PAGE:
20 SEPTEMBER 2003, Page 51

The benign neglect of the metropolis

Geordie Williamson

LONDON CALLING: How BLACK AND ASIAN WRITERS IMAGINED A CITY by Sukhdev Sandhu HatperCollins, £20, pp. 498, ISBN 000257182X How appropriate that the Thames should be the central motif of Sukhdev Sandhu's account of black and Asian writers in London. Not only because, in Joseph Conrad's words, it 'has been one of the dark places of the earth', bringing to London the African staves and lascar labourers whose grim histories populate the book's pages; but because (as Conrad also admits) the same river's tides have run to and t'ro doing 'ages of good service ... to the race that peopled its banks'. A race apart, as one of Hanif Kureshi's characters explains in Sammy and Rosie Get Laid: 'Neither of us are English. We're Londoners, you see.'

'And so.' writes Sandhu, 'for all the bleakness and hard times recounted in it, this book is, as are many of the books it discusses, a love letter to London,' That London Calling should also be the history of an unrequited passion is, the author argues, a necessary part of its appeal. If, for three centuries, black and Asian writers have been drawn to the city by the centrifugal forces of empire, only to be largely ignored by it, well, then, it has been a liberating indifference. London offered writers freedom while asking little in return, and 'certainly not loyalty'. Newcomers were able to 'rail against slavery, dictatorship, imperialism. London itself. They had free congress. They were emotionally and intellectually unshackled.' This led to a new problem, of course: that of giving shape to the formlessness of the city, of using language to impose discipline upon the new dispensations it proffered. London Calling traces the attempts made by black and Asian writers to create a history for themselves in the city, to reconcile their 'love' for London ('with all the recognition and toleration of its faults that the word love implies') with the benign neglect of the metropolis. It is a fascinating undertaking — remarkably, the first popular cultural history of its kind — and one that Sandhu is concerned from the outset to distance from the political motivations of academic historiography. 'It is not ... obvious,' he writes, 'that the relationship between colonial writers and London has to be vexed or agonistic. The "metropolis", contrary to critical cliché, does not feel imperilled by, or hostile to, "marginal" culture.' In challenge then, London Calling is a decidedly unworthy and celebratory book CI have,' Sandhu admits, 'a soft spot for rhapsodical writers, those who are not embarrassed to talk about having fun in the city') and one whose contagious enthusiasms follow hard on one another's tails, like carnival floats. The first chapter, for instance, dealing with the accounts of freed slaves, opens with brief précis of figures like Ukav,:saw Gronniosaw and Olaudah Equiano, best-known of pre-20thcentury black writers (authors of historically significant narratives, marred by an excess of didactic purpose), but lingers upon Ignatius Sancho, composer, musicologist, correspondent extraordinaire and friend of Laurence Sterne — a man whose writings (despite an indisputably tragic biography) were characterised by a marked absence of bitterness, significant literary and intellectual ability, vinegary wit and an impressive refusal to be treated as a lesser being. Sandhu's attention is directed towards Sancho for two simple reasons: he wrote well, and his writing fully engaged with London life.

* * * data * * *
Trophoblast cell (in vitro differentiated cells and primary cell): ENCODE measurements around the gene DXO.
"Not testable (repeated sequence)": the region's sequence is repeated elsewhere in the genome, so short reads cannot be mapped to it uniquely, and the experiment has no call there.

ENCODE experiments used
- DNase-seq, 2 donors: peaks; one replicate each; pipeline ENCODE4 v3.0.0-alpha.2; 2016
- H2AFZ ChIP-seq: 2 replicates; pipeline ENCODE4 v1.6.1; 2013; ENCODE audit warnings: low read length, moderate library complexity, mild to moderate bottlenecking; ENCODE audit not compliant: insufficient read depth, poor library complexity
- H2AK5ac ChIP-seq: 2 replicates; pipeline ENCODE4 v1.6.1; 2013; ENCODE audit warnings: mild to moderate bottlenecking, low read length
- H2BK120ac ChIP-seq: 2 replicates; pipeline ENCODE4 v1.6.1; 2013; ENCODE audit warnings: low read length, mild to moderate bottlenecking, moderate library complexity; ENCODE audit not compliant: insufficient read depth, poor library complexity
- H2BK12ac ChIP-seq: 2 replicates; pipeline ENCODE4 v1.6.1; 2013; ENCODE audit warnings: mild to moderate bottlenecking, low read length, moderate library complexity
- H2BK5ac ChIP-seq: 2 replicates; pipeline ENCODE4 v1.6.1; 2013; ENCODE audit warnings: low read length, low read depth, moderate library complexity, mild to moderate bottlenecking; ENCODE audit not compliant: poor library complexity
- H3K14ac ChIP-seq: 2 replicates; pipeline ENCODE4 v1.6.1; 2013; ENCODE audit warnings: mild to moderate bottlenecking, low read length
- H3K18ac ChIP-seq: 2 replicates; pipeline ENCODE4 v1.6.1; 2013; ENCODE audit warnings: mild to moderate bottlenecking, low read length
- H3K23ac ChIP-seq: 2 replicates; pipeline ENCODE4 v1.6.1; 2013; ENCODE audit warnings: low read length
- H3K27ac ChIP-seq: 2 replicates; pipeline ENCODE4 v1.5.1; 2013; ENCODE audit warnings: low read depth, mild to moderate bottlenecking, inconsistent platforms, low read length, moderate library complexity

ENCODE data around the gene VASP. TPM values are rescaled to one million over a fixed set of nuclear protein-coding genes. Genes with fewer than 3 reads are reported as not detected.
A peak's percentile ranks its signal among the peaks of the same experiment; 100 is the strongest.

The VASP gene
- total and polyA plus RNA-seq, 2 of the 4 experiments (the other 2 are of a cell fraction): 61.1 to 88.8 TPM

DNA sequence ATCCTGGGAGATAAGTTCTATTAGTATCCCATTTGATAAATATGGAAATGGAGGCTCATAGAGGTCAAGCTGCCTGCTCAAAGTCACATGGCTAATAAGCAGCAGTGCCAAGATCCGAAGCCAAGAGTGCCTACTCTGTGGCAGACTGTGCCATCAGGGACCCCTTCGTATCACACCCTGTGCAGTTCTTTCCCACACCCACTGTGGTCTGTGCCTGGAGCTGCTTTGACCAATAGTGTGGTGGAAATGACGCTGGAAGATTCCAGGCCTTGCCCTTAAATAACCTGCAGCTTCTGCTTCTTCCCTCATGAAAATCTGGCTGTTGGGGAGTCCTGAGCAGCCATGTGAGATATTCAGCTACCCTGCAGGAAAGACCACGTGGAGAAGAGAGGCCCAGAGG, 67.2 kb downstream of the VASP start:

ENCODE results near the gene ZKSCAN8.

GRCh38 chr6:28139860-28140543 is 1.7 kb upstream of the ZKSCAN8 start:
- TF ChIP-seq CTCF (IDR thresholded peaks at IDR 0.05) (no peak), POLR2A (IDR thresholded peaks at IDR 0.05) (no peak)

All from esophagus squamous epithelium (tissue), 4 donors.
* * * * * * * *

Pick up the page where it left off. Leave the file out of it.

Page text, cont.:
Such criteria are employed throughout, in chapters dealing with Victorianera Indian memoirs, post-war Caribbean authors (in particular, V. S. Naipaul and Sam Selvon), Hanif Kureishi, Salman Rushdie and contemporary Asian literature, and closing with a history of underground black writing, its roots sunk in the invective of late-18th-century street oratory. The primary material is substantial, the political, social, economic and aesthetic positions represented diverse beyond any hope of synthesis. Yet there are shared 'structures of feeling', writes Sandhu, quoting Raymond Williams, albeit ones, the reader cannot help but note, that don't always square with Sandhu's upbeat thesis. There is disappointment and ambivalence evinced by too many of the writers examined in London Calling for them to be dismissed as isolated curmudgeons. There is a desire for acceptance by the indifferent city: the wound aching for the knife throughout. V. S. Naipaul, whom Sandhu repeatedly castigates for his glasshalf-empty response to his metropolitan experience, is surely not to be dismissed for registering his melancholy thus; as ever, the tide of the river ebbs as well as flows.